Polio ‘could spread and mutate’ says Angus Dalgleish
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The shocking analysis was published by the ONE Campaign.
It found global life expectancy fell 1.64 years between 2019 and 2021, a downward progression believed to be fuelled by COVID-19 and soon to be exacerbated by climate change and a global food security crisis.
On Covid, UK director for the ONE Campaign said: “The [UK] public get that this pandemic hasn’t ended. They get that the convergence of crises affects us all.
“If we want to protect ourselves and the economy, the government must listen to the public and lead global response to ending the pandemic.”
Results from the ONE Campaign come at a time when a new wave of coronavirus is beginning.
This new wave is being driven in large part by two subvariants of Omicron known as BA.4 and BA5.
This is combined with the lifting of restrictions and mass gatherings, such as those seen over the Jubilee weekend. Furthermore, another factor to consider in this new wave is the waning of population immunity.
While Covid remains a threat, it isn’t the only bug going viral this summer.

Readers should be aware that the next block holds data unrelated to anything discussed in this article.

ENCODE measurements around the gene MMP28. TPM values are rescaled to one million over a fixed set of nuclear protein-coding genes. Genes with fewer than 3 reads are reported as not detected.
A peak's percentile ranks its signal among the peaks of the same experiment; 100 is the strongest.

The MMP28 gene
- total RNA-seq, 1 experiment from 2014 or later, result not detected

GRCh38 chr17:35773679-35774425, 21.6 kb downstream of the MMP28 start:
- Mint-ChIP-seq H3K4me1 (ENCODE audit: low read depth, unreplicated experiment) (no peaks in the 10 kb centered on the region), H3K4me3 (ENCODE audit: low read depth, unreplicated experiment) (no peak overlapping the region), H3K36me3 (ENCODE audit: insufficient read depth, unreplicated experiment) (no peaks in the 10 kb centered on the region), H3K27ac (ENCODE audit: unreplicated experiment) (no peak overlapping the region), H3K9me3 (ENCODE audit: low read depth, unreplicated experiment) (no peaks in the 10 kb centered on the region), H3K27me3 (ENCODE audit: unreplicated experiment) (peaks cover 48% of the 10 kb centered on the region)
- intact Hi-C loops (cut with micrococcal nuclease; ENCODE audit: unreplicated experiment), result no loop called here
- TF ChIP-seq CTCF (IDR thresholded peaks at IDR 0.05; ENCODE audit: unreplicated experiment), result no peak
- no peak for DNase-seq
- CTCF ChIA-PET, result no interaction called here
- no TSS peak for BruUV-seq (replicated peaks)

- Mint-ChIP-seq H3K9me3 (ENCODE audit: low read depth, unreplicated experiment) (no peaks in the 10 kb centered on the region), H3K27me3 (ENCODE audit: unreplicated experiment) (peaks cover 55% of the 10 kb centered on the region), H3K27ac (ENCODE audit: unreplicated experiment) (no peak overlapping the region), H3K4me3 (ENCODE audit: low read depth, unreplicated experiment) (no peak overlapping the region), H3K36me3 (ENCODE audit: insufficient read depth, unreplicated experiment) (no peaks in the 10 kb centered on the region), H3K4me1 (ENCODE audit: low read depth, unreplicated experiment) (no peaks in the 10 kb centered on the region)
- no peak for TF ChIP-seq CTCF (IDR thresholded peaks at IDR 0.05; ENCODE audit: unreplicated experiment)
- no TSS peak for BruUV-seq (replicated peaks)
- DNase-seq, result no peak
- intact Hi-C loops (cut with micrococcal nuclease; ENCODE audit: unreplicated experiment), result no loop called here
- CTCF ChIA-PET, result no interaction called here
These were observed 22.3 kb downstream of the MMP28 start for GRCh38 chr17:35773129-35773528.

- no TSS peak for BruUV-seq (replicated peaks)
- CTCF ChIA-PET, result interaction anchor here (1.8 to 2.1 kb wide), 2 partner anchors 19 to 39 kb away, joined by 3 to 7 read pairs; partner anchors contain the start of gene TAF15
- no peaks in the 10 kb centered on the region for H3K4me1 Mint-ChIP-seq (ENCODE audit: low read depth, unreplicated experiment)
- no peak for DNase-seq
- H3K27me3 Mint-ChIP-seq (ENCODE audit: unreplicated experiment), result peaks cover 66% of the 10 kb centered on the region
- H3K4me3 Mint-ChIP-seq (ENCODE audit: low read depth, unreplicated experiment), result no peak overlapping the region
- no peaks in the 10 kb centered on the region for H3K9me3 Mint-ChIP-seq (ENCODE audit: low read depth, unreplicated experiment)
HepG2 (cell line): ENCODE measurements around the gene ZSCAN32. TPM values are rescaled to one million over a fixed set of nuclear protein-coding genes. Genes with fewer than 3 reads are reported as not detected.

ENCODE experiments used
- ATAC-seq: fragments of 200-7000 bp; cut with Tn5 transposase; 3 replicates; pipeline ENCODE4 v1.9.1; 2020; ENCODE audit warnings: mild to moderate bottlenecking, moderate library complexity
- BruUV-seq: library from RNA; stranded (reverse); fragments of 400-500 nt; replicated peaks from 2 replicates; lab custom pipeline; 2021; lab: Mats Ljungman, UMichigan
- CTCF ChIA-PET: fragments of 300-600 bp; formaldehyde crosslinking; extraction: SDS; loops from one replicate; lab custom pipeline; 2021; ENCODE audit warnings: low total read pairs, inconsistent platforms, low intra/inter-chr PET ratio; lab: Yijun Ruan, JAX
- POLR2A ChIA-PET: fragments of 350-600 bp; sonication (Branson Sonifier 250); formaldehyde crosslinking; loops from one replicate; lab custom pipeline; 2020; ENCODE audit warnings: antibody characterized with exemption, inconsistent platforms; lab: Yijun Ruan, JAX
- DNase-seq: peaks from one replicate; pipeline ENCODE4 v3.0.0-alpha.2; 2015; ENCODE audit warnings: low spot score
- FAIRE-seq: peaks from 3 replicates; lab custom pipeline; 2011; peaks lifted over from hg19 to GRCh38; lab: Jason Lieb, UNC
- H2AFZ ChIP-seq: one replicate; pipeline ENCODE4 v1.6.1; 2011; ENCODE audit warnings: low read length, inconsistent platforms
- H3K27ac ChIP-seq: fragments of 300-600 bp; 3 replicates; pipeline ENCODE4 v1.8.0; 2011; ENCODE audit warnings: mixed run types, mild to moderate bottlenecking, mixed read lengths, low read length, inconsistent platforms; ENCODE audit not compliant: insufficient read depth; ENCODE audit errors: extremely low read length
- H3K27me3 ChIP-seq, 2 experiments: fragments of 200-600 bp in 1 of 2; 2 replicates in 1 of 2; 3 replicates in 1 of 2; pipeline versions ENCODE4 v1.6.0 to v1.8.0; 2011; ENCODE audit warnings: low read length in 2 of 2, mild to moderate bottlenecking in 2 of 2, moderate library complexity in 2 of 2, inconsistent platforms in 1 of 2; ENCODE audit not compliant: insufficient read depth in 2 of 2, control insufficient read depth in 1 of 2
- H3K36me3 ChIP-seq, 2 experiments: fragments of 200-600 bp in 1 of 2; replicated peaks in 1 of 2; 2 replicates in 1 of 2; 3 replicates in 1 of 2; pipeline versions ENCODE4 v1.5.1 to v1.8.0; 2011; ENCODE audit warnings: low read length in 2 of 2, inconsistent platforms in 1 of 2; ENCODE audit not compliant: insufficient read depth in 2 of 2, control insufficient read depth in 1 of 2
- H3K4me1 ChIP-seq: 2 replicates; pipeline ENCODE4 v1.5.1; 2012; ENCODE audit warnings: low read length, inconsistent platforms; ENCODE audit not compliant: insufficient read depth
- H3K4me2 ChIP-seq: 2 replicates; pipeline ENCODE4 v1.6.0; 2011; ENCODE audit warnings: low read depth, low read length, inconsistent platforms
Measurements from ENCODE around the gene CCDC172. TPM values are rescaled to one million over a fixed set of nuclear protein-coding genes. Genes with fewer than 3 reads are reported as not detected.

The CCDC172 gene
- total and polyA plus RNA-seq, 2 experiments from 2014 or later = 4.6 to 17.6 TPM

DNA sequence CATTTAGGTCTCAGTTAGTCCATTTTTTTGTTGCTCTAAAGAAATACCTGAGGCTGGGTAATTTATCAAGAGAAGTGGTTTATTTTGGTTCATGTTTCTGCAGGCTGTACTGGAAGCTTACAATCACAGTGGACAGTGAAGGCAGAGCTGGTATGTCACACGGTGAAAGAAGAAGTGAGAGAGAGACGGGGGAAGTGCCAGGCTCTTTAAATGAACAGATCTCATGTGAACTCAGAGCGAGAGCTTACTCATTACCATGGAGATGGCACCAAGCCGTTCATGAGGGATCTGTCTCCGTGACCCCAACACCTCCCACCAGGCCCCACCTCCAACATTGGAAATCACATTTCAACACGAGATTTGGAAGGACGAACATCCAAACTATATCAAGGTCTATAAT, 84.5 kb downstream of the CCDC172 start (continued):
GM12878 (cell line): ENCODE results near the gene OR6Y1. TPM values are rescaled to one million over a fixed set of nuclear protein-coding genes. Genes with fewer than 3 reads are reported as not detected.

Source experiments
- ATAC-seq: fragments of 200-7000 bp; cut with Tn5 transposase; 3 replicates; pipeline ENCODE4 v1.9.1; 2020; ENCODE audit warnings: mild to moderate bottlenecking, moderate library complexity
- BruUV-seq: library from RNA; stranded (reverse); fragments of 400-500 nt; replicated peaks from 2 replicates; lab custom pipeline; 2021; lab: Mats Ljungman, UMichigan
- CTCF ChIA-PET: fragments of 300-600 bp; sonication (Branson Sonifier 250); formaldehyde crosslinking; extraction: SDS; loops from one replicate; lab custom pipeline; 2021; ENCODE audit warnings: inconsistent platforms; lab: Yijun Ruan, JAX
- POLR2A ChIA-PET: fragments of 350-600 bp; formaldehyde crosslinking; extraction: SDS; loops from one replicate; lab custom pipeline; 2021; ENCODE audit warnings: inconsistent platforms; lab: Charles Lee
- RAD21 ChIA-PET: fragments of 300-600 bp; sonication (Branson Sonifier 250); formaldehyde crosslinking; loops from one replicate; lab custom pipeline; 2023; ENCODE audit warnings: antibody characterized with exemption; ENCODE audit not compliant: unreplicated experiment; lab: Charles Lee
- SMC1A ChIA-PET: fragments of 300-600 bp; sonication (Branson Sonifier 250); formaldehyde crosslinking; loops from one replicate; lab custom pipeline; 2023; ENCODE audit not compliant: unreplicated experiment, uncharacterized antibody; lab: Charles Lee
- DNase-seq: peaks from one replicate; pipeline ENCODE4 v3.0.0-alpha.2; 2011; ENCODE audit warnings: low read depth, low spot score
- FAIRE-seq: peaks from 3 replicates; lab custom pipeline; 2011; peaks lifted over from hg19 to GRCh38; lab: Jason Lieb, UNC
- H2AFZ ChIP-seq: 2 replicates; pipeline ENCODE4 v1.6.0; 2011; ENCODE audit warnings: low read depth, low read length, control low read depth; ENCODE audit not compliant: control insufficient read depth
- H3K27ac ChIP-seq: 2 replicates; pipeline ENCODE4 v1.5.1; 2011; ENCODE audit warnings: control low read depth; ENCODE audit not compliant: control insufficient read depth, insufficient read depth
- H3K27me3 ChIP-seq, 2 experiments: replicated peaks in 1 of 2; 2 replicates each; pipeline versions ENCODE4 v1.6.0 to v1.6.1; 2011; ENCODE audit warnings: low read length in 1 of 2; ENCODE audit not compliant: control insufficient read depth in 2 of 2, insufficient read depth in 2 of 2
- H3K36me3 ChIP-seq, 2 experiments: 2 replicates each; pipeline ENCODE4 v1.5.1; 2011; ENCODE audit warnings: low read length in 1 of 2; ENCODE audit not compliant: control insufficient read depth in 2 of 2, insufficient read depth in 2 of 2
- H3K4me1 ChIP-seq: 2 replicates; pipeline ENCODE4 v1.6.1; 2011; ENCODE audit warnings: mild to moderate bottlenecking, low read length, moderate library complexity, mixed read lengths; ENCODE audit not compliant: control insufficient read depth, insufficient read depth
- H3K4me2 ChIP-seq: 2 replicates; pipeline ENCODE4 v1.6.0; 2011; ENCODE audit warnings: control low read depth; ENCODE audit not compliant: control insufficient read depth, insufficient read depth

Earlier this week, Polio was detected in the UK for the first time since 1984.
The virus, known to cause paralysis or death in some cases, was found in North London Wednesday evening.
In a statement, the UKHSA (United Kingdom Health Security Agency) said: “We are urgently investigating to better understand the extent of this transmission and the NHS has been asked to swiftly report any suspected cases to the UKHSA, though no cases have been reported or confirmed so far.”
Last month the first cases of monkeypox were detected in the UK.
Since then, the virus has begun to spread quickly, particularly among sexually active young men, and close to 800 cases have now been detected.
Although young LGBTQ+ make up most of the patient case numbers, anyone of any sexuality or gender can catch the virus once spread through skin-on-skin touching.
This is the virus with the lowest proportional threat level.
Earlier this year a new mysterious form of hepatitis was detected in Scotland; mainly affecting the under-fives it has now spread around the world to over 30 countries.
Fewer than 300 cases have been detected in the UK and, so far, no children have died as a result.
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